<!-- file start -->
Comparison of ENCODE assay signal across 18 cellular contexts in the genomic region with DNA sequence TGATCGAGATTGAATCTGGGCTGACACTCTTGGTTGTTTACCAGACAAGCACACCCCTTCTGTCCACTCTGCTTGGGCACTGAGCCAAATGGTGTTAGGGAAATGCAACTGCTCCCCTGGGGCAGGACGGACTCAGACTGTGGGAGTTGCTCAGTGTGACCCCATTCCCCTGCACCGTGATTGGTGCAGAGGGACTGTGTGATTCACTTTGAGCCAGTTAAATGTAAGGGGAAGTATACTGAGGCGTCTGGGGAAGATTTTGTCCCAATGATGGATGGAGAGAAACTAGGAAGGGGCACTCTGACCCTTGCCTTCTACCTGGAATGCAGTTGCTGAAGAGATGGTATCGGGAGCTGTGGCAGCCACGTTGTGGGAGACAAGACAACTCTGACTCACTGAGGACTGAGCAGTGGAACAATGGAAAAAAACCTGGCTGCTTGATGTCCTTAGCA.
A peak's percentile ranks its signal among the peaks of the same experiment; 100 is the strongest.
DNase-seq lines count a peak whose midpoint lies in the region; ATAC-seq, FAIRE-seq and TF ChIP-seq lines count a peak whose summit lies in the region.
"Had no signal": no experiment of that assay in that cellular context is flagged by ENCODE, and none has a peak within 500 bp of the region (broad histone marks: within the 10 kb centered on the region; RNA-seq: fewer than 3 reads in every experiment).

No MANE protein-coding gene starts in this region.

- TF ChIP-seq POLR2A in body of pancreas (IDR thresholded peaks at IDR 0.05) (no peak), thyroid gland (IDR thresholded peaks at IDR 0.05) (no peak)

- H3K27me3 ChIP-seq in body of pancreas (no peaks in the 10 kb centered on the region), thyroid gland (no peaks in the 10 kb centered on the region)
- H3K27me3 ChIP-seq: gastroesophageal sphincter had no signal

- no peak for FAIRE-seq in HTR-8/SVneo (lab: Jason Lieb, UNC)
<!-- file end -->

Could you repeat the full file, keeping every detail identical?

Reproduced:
Comparison of ENCODE assay signal across 18 cellular contexts in the genomic region with DNA sequence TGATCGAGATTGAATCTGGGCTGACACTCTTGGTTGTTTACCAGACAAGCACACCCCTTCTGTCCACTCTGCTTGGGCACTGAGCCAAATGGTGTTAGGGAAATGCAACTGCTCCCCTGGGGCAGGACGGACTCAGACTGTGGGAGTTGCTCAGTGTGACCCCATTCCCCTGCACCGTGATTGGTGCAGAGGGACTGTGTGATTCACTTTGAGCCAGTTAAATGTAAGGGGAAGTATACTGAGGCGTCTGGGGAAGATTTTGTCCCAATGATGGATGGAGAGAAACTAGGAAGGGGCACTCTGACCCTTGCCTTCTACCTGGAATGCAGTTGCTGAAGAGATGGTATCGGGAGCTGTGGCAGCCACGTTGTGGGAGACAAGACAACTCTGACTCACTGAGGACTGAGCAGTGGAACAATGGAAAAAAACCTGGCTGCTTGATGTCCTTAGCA.
A peak's percentile ranks its signal among the peaks of the same experiment; 100 is the strongest.
DNase-seq lines count a peak whose midpoint lies in the region; ATAC-seq, FAIRE-seq and TF ChIP-seq lines count a peak whose summit lies in the region.
"Had no signal": no experiment of that assay in that cellular context is flagged by ENCODE, and none has a peak within 500 bp of the region (broad histone marks: within the 10 kb centered on the region; RNA-seq: fewer than 3 reads in every experiment).

No MANE protein-coding gene starts in this region.

- TF ChIP-seq POLR2A in body of pancreas (IDR thresholded peaks at IDR 0.05) (no peak), thyroid gland (IDR thresholded peaks at IDR 0.05) (no peak)

- H3K27me3 ChIP-seq in body of pancreas (no peaks in the 10 kb centered on the region), thyroid gland (no peaks in the 10 kb centered on the region)
- H3K27me3 ChIP-seq: gastroesophageal sphincter had no signal

- no peak for FAIRE-seq in HTR-8/SVneo (lab: Jason Lieb, UNC)